The critical skills needed to get/do a middle-wage job

ball in hoop crop2I recently coached a young woman (let’s call her Norma) developing her resume.  Norma is working as a Nanny/Assistant for a family.  She thought of her job as a series of tasks.  I suggested that she describe it in terms of the level of responsibility that she had, which was considerable.  We also started to describe the work outcomes that showed positive traits that would be assets in any job:  Initiative, an ability to learn, etc.   Norma then shared this: “I was surprised to find that the hardest part of the job was working with the mother.  She had a rough way of giving me things to do.  I thought of changing jobs, but then I thought ‘What is this trying to teach me?  What can I learn from this? So I stayed and learned how to communicate better with her'”  I was floored by her natural instinct to use adversity for growth. I quickly assured her that any employer would be delighted to have someone with her attitude toward challenges since, too often, people who encounter issues either back off, blame someone else, or quit!    To move up in economic security, Norma and all those like her need to recognize their considerable personal strengths relative to employer needs, increase key skills and master the job search and land process. That can seem like to0 big and broad a challenge so let’s get specific.

This post is for anyone trying to move from a low-wage to a mid-wage job, and for people able to help others make that step up.  So, pretty much for everyone. 🙂

The first section is a great list of skills that low-wage earners need in order to get and perform middle-wage jobs.  The second part is a tool that I developed with colleagues and evolved over  years in management to train managers on how to evaluate employees, and to tell employees what they need to demonstrate to get good evaluations.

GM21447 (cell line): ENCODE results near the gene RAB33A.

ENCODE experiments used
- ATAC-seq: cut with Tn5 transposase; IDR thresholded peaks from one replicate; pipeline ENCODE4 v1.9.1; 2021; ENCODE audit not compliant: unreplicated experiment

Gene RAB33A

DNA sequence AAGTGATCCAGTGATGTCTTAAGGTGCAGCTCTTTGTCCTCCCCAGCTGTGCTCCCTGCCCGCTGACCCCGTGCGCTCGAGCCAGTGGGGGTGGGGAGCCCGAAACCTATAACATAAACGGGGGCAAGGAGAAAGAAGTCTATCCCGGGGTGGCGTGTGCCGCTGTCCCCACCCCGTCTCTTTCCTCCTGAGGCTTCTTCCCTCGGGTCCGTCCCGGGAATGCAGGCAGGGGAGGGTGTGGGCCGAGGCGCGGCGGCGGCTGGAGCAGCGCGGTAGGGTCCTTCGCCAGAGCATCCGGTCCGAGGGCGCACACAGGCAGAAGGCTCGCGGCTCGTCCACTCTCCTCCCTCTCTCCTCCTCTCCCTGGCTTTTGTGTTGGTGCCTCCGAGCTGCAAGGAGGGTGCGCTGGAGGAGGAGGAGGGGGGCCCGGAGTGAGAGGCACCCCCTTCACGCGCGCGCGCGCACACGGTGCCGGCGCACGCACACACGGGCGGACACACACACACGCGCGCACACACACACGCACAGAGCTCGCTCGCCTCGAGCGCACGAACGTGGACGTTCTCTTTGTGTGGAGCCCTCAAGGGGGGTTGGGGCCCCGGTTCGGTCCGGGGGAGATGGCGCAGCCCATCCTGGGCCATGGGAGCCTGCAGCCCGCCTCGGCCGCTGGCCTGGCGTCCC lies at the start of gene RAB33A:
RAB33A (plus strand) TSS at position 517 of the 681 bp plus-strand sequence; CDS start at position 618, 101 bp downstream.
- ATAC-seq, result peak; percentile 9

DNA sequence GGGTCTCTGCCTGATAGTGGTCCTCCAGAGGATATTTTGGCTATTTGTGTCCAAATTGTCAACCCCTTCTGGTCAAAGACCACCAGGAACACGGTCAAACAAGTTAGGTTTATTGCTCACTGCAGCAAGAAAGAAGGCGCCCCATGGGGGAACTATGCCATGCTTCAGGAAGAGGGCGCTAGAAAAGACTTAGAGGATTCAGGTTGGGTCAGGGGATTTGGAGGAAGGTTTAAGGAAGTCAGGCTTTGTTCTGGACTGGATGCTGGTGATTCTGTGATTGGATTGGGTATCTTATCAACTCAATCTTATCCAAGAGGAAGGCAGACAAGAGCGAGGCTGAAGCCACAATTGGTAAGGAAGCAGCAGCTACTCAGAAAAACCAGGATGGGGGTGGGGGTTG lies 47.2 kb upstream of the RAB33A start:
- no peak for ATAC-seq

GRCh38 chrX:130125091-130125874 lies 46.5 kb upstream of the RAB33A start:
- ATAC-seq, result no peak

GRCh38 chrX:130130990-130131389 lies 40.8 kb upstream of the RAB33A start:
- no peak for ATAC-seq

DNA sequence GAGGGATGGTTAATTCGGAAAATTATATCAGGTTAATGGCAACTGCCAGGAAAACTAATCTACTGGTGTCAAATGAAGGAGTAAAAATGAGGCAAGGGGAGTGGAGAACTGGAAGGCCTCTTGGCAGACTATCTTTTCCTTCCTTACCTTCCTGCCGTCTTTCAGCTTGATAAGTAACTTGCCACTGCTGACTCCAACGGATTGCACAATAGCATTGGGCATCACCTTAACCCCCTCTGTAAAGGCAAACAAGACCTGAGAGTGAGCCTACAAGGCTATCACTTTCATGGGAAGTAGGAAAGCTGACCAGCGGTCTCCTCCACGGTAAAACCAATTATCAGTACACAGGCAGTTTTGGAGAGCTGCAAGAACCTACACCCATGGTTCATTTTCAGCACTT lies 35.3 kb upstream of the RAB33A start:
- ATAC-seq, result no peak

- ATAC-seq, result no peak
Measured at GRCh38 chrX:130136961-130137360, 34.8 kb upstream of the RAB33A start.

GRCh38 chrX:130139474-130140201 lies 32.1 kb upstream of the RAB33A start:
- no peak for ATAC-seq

Skills Needed

The “Economic Prosperity Strategy” report that I wrote about earlier this week had some really useful insights about what skills people need to be able to get and perform middle-wage jobs.

(The details on this are worth reading on pages 18-20 of that report; here is a summary.)

They note that people in low-wage jobs rarely have the chance to develop the needed level of these skills that are needed in mid-wage jobs :

    • Basic skills
    • English language
    • Soft skills (e.g. service, communication) and Job readiness ( e.g. attitude, promptness)
    • Technology and digital literacy
    • “Higher order skills”

This last category is interesting and they elaborate on it.  While the first four areas are fairly easy to describe and teach someone, the “Higher order skills” are harder to train people on and include:

    • Instructing,
    • Learning strategies
    • Management of people
    • Negotiation
    • Persuasion
    • Systems analysis

Some critical skills that many people can use and refine while in many low-wage jobs include:

    • Reading comprehension
    • Judgment and decision-making
    • Complex problem solving
    • Active learning
    • Writing

Very hopeful fact: “[In the SF Bay Area] Half of the 155 occupations with median wages between $18 and $30 per hour do not require a four-year degree”.

Beyond Skills:  Values and Potential 

Once you have a job, it is useful to think about how your bosses will evaluate you and how they will make decisions about whether to give you raises or promotions.

In order to evaluate and develop employees, managers look at skillsvalues and potential.  Employees who are aware of this can prepare themselves to be evaluated positively.  As a manager, I saw many employees focus on doing their assigned job very well and then be disappointed when they were passed over for promotions.  Often this was because they had not been told how important it is to do the things that demonstrate potential and strong values (and make that visible).
The following tables describe the things that managers consider within each of the three categories.  It is clear that doing the core job is just part of what employers look for.
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Suggestion:  If you know someone who is in a low wage job, you can assume that they would like a higher wage job.  Take a moment to discuss what they do and how they can build up some of the tangible skills or evidence of the traits above.  It could make a huge difference in their lives and  your community.

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